What Moisturiser Is Best For Dry Skin?

Written by Thibs Lacombe

The magic of the African Black Soap lies in its simplicity. In these modern times, how many of you reading this have stood in the shower gel section of a supermarket and been positively attacked by the seemingly endless array of colourful plastic packaging and egregious choice of exotic yet artificial flavours? Most of which are picked to be an original and unheard of combination of flavourings in the ever-competing market.

While fun to browse through the elderflower and pineapple shampoos and the mango face creams, many of these products contain artificial ingredients including Sodium Lauryl Sulphate (SLS) and Parabens. SLS is a powerful de-greasing and foaming agent. Definitely NOT a wholesome natural addition to your daily skincare and it has been linked to adverse skin reactions. Parabens are chemical preservatives, which can trigger an allergic reaction.

Why not go with a soap that is as old as the 100% natural and vegan ingredients it contains? A scent-free, Fairtrade and hand-made soap that has been used in one form or another since the beginnings of human civilisation!

While this may seem obvious when talking about soap, the Alata Samina mixture is tough on bacteria yet soft enough to be used on any part of the body. Perfect for any situation from a scrub to clean and a scrub to shine.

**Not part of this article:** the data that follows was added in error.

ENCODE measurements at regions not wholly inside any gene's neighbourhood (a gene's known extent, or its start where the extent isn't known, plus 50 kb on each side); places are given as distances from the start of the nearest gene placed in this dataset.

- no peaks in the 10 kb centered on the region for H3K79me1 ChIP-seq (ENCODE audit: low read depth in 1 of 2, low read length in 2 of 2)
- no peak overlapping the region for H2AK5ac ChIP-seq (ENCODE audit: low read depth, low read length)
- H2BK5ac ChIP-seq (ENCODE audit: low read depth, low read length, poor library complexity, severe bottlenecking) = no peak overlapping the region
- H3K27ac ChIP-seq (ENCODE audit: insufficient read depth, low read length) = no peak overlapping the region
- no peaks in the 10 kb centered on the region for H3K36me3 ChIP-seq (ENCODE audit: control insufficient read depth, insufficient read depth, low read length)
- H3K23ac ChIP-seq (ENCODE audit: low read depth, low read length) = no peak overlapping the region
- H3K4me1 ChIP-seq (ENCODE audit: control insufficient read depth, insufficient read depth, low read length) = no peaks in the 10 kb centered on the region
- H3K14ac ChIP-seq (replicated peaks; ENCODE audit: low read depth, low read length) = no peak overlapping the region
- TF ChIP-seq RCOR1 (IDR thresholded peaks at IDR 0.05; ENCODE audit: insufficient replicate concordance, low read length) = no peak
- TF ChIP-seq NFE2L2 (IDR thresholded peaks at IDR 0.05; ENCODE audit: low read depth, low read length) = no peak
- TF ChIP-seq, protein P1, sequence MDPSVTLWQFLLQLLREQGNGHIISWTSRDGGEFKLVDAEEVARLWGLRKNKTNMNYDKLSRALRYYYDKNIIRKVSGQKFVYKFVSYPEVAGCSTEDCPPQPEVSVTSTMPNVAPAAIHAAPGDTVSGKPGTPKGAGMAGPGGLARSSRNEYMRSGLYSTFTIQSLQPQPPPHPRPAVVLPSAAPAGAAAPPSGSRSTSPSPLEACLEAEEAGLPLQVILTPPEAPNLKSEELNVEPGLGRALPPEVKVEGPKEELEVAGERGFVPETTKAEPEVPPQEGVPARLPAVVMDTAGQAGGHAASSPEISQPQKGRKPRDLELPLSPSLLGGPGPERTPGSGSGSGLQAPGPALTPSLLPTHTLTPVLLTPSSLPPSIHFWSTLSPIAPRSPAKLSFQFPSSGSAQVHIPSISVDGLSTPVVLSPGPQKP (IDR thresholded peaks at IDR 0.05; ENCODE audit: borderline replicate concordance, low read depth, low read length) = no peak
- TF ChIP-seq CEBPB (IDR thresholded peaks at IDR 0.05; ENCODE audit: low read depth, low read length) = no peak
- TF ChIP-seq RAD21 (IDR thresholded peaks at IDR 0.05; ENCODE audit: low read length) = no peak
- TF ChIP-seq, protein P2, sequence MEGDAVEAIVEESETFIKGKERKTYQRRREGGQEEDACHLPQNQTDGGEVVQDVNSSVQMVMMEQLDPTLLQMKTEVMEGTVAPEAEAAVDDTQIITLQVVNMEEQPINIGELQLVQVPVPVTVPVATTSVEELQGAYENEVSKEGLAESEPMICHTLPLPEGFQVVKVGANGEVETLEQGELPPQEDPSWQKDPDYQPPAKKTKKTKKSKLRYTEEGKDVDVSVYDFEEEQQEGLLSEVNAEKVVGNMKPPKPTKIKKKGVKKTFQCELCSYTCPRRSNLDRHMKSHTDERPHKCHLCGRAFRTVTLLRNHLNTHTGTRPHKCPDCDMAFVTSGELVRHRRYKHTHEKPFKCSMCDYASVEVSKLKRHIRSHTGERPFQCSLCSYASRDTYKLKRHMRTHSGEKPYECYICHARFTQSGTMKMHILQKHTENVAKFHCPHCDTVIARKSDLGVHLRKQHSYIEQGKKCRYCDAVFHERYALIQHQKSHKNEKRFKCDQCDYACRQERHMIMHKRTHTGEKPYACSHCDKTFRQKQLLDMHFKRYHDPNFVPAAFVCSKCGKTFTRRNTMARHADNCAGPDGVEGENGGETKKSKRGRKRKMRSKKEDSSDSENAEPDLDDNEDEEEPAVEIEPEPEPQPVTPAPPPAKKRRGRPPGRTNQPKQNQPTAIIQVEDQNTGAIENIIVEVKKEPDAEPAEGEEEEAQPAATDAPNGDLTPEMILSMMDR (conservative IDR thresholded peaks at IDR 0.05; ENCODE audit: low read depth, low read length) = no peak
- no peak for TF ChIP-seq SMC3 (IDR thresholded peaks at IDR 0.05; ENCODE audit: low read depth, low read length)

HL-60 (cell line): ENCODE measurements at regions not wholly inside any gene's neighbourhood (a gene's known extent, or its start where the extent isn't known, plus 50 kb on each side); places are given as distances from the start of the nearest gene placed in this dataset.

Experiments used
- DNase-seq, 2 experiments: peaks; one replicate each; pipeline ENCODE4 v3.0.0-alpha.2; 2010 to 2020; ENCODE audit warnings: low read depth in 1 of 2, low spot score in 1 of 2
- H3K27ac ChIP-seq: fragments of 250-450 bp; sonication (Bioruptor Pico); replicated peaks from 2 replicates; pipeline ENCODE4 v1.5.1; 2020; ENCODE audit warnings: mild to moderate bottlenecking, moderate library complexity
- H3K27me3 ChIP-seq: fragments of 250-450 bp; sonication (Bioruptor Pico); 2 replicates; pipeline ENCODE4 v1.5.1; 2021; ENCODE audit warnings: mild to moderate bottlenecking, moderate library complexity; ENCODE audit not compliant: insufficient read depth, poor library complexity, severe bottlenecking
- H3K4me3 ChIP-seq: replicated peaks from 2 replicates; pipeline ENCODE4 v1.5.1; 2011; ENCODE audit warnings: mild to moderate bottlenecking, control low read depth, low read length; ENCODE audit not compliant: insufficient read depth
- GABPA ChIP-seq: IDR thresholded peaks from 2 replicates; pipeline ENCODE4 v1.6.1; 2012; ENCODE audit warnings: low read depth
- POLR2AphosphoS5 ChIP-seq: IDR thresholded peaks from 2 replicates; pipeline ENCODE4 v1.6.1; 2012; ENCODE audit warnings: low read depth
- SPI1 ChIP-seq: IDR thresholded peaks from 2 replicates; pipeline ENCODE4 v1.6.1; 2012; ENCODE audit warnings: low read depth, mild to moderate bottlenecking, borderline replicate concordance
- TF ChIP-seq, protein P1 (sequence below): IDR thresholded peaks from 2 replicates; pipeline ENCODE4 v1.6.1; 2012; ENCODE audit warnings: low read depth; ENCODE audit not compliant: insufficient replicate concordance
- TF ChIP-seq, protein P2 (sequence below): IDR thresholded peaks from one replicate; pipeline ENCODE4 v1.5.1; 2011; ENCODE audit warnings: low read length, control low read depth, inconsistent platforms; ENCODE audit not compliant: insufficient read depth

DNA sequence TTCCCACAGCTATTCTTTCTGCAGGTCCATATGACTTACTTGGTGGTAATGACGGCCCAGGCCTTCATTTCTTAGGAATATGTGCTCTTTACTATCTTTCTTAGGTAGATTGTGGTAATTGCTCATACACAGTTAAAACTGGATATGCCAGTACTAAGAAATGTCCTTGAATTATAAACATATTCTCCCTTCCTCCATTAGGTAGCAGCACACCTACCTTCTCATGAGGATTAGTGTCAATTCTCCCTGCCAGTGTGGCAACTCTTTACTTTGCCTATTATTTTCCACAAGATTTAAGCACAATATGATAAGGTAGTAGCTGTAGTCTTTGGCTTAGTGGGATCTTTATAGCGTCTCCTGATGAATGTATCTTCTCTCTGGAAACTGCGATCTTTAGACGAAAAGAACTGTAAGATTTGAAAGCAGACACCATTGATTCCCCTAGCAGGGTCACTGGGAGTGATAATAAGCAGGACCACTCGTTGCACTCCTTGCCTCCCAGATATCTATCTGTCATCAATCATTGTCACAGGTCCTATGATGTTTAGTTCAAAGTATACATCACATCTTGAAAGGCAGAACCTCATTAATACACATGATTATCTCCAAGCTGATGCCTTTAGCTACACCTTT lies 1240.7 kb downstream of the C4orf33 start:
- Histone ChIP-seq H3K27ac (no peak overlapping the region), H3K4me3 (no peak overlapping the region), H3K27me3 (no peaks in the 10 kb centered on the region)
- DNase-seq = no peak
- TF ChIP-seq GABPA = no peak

The antifungal ash in the soap helps to kill dandruff-causing yeast, most especially the Candida Fungus variety and moisturises the scalp. It can also be used to help treat athlete’s foot and toenail fungus...yum!

The soap both nourishes the skin through its traditional oils such as baobab, shea butter and coconut oil as well as exfoliating hyper pigmented skin. The natural vitamins A & E found in the blends have been proven to decrease irritation caused by eczema, acne and psoriasis.

Using traditional plants such as cocoa pods, shea tree bark and plantain as a base, the mixture is burnt to ash which along with the oils and water alkalises the mixture (resulting in the soapy lather effect when rubbed) and creates that signature black colour. Afterwards, various oils and fats such as virgin palm kernel oil and coconut oil are added. The mixture is then cooked and hand-stirred for 24 hours, and then left to “cure” or set from anywhere for a few days to weeks.

To see more of the physical process and cultural significance of the making of Black Soap, please watch this video.

Whilst there is no clear archaeological evidence to give us an exact time period as to when the African Black Soap (also called Alata Samina) began to be used, we can trace its roots to the Yoruba people of West Africa, who have inhabited what is now Nigeria since the 7th century BCE - which is a hell of a long time ago. We know that it has been used in its modern form for centuries in the region. Millions of people use it every day for the cleansing of the skin, face and even as a shampoo, making it a jack of all trades in all-natural skincare.

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